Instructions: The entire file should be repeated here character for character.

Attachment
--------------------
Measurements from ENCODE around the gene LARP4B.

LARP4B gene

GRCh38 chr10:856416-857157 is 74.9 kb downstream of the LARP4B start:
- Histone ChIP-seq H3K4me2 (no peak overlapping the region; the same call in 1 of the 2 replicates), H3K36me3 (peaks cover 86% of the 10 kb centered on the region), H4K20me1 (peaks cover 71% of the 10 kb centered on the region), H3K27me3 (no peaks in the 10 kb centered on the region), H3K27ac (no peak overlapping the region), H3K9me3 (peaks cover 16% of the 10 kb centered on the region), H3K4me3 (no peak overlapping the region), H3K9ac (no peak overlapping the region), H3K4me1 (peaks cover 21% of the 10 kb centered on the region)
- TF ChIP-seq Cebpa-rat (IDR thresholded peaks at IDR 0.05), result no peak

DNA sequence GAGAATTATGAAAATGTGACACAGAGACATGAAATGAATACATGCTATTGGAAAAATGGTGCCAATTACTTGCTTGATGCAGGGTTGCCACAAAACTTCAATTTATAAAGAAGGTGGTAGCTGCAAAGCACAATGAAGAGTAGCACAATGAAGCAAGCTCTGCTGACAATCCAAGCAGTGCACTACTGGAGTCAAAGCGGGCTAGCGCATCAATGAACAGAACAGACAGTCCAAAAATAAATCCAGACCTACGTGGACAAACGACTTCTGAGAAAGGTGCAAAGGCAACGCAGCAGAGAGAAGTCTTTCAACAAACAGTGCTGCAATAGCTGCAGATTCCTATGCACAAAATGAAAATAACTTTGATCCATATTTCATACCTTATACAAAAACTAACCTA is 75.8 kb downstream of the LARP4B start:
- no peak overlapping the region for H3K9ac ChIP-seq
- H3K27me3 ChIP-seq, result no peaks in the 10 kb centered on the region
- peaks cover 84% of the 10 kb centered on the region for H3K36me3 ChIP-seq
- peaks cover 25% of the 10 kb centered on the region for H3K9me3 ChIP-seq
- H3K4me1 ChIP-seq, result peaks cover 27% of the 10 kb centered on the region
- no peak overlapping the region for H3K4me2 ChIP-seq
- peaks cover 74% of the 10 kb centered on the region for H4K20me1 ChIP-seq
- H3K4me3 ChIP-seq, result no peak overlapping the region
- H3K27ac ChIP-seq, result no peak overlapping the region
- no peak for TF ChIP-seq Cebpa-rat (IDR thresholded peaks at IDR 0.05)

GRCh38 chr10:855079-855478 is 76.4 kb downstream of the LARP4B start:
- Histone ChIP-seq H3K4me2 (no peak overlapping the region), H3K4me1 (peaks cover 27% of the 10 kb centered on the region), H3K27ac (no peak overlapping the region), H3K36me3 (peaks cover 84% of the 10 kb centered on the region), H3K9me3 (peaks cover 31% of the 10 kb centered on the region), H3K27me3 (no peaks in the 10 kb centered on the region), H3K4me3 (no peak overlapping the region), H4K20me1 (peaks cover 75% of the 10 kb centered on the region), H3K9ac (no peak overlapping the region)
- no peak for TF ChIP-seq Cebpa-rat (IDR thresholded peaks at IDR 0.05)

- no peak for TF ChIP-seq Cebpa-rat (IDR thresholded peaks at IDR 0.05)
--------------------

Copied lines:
Measurements from ENCODE around the gene LARP4B.

LARP4B gene

GRCh38 chr10:856416-857157 is 74.9 kb downstream of the LARP4B start:
- Histone ChIP-seq H3K4me2 (no peak overlapping the region; the same call in 1 of the 2 replicates), H3K36me3 (peaks cover 86% of the 10 kb centered on the region), H4K20me1 (peaks cover 71% of the 10 kb centered on the region), H3K27me3 (no peaks in the 10 kb centered on the region), H3K27ac (no peak overlapping the region), H3K9me3 (peaks cover 16% of the 10 kb centered on the region), H3K4me3 (no peak overlapping the region), H3K9ac (no peak overlapping the region), H3K4me1 (peaks cover 21% of the 10 kb centered on the region)
- TF ChIP-seq Cebpa-rat (IDR thresholded peaks at IDR 0.05), result no peak

DNA sequence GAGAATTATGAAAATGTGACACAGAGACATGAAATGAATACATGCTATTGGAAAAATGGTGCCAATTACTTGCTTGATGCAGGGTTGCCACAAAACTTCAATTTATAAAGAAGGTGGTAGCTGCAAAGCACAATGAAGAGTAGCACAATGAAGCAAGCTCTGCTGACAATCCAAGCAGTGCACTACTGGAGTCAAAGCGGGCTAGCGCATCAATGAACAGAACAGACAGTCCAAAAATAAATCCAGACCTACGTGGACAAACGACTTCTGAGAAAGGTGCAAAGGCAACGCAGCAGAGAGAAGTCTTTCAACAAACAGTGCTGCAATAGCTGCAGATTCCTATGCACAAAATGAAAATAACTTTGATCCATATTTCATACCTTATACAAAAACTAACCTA is 75.8 kb downstream of the LARP4B start:
- no peak overlapping the region for H3K9ac ChIP-seq
- H3K27me3 ChIP-seq, result no peaks in the 10 kb centered on the region
- peaks cover 84% of the 10 kb centered on the region for H3K36me3 ChIP-seq
- peaks cover 25% of the 10 kb centered on the region for H3K9me3 ChIP-seq
- H3K4me1 ChIP-seq, result peaks cover 27% of the 10 kb centered on the region
- no peak overlapping the region for H3K4me2 ChIP-seq
- peaks cover 74% of the 10 kb centered on the region for H4K20me1 ChIP-seq
- H3K4me3 ChIP-seq, result no peak overlapping the region
- H3K27ac ChIP-seq, result no peak overlapping the region
- no peak for TF ChIP-seq Cebpa-rat (IDR thresholded peaks at IDR 0.05)

GRCh38 chr10:855079-855478 is 76.4 kb downstream of the LARP4B start:
- Histone ChIP-seq H3K4me2 (no peak overlapping the region), H3K4me1 (peaks cover 27% of the 10 kb centered on the region), H3K27ac (no peak overlapping the region), H3K36me3 (peaks cover 84% of the 10 kb centered on the region), H3K9me3 (peaks cover 31% of the 10 kb centered on the region), H3K27me3 (no peaks in the 10 kb centered on the region), H3K4me3 (no peak overlapping the region), H4K20me1 (peaks cover 75% of the 10 kb centered on the region), H3K9ac (no peak overlapping the region)
- no peak for TF ChIP-seq Cebpa-rat (IDR thresholded peaks at IDR 0.05)

- no peak for TF ChIP-seq Cebpa-rat (IDR thresholded peaks at IDR 0.05)